Literature Study GuidesTristram ShandyVol 4 Chapters 1 11 Summary

Tristram Shandy | Study Guide

Laurence Sterne

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Tristram Shandy | Vol. 4, Chapters 1–11 | Summary



Having shared Slawkenbergius's Tale with the reader, Tristram returns to his description of Walter, still abject from the news of his son's damaged nose. After an hour and a half, Walter begins to stir, to the great relief of Uncle Toby, who is sitting in an armchair and keeping watch over his brother. Walter complains of the "lashes" dealt to him by fortune, which leads Toby to recount the story of a grenadier who was severely whipped for a suspected theft. Too tired even to get angry, Walter collapses back into a motionless heap. Toby rings for Trim to come up, and the two military men commiserate about the falsely accused grenadier. Walter gradually revives once more.

Feeling a little better, Walter explains to Toby his philosophical views on the "hidden resources," which allow a person to bear afflictions patiently. Human beings, he says, have a "great and elastic power," which allows them to rebound against adversity, "like a secret spring in a well-ordered machine." In order to counterbalance this particular evil (i.e., the squashed nose), Walter proposes to give his newborn son the powerful, glorious name of Trismegistus. In attempting to get down the stairs, Walter is clobbered by Uncle Toby's crutch, adding to the "chapter of chances" that have befallen him.

The word "chapter" reminds Tristram of all the unwritten chapters he has promised the reader, and he sets out to start crossing some of these off his list. He begins with a "chapter upon chapters," in which he decides not to offer the reader a "sententious parade of wisdom," but instead to point him to ancient authors who discussed the craft of fiction. Back at Shandy Hall, Walter takes a single step down the stairs while explaining the merits of the name Trismegistus.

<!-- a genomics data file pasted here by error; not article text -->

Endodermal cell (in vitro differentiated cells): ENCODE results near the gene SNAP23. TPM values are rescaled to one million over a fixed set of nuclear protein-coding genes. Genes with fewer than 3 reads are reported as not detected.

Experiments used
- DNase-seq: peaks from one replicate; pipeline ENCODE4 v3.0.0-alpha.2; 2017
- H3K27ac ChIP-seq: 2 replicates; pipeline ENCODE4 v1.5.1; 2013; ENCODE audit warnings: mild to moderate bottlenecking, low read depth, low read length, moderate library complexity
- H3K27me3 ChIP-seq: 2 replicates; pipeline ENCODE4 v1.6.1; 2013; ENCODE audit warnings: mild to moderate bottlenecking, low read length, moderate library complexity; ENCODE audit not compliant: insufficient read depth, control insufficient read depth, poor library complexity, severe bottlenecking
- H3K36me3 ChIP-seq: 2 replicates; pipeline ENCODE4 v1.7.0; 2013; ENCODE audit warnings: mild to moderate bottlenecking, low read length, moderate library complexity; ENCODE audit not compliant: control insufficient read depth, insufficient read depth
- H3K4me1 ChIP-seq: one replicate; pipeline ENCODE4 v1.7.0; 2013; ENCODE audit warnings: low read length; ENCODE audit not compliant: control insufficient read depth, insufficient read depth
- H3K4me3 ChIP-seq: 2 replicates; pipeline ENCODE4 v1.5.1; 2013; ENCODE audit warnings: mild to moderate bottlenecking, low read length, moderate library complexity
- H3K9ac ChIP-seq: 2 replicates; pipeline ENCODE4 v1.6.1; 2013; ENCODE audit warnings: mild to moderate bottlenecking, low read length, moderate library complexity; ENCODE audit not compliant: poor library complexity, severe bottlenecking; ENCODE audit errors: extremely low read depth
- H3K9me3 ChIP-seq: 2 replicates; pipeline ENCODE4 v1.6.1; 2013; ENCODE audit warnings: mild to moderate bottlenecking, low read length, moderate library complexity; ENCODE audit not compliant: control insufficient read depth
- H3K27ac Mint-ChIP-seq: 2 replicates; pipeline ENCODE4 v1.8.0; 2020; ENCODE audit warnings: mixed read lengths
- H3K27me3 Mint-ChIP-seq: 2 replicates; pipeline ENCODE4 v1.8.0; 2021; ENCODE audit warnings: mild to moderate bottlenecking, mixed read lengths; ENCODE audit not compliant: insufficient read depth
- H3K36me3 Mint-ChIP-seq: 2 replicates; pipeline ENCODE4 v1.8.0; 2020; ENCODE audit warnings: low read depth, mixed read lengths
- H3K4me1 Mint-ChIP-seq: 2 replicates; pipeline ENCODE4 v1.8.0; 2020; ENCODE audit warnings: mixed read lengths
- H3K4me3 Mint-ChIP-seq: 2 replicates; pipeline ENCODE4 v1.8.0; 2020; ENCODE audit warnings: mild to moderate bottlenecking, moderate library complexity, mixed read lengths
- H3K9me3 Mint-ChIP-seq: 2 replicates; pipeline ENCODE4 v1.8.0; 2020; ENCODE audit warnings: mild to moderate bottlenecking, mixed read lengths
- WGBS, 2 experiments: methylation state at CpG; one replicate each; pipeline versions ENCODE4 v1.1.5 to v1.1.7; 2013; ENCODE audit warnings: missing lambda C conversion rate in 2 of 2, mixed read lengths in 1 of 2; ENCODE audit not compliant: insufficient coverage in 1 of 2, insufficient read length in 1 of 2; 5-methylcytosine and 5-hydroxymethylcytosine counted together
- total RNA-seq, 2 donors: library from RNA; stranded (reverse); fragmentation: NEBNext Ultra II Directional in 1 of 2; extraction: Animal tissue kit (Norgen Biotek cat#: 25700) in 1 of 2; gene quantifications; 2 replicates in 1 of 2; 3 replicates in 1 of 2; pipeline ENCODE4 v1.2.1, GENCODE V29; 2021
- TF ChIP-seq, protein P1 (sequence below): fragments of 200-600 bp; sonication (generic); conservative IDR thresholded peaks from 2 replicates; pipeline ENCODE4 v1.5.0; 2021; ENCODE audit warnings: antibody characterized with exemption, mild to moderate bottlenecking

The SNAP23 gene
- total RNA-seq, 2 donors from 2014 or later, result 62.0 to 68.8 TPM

Most of Walter's favored names for his son, such as Caesar and Archimedes, refer to famous figures from Greek and Roman history. The name he eventually chooses, Trismegistus, is a little obscurer. Also spelled "Trismegistos," it means "thrice-great" in Greek, an etymology that no doubt appeals to Walter all on its own. A further reason for choosing the name is its association with Hermes Trismegistus, a legendary scholar and alchemist reputed to have lived during the 2nd century BCE and the alleged author of the Hermetic Corpus, a collection of ancient Greek and Latin writings on the occult. This biographical detail perfectly captures Walter's own obsession with obscure knowledge and his pursuit of it via rare books. Walter would, no doubt, be immensely pleased with a son whose writings unraveled the secrets of the universe.

The other characters' reactions to the name are similarly telling. Toby, hearing of Trismegistus's great deeds, naturally assumes such a man must also have an illustrious military record, since for him this is the most proper measure of a person's greatness. Susannah, in later chapters of this volume, will fail to recognize "Trismegistus" as a name at all, providing a comic foil to Walter's extensive book learning. An awkward game of telephone will ensue, with Susannah misremembering the name as "Tristram-gistus." The curate who baptizes the child may have heard of Trismegistus, but he is unlikely to be familiar with "Tristramgistus." He thus balks at giving the baby such a weird name: "There is no 'gistus' to it, noodle!" he indignantly tells Susannah. "[Tristram] is my own name."

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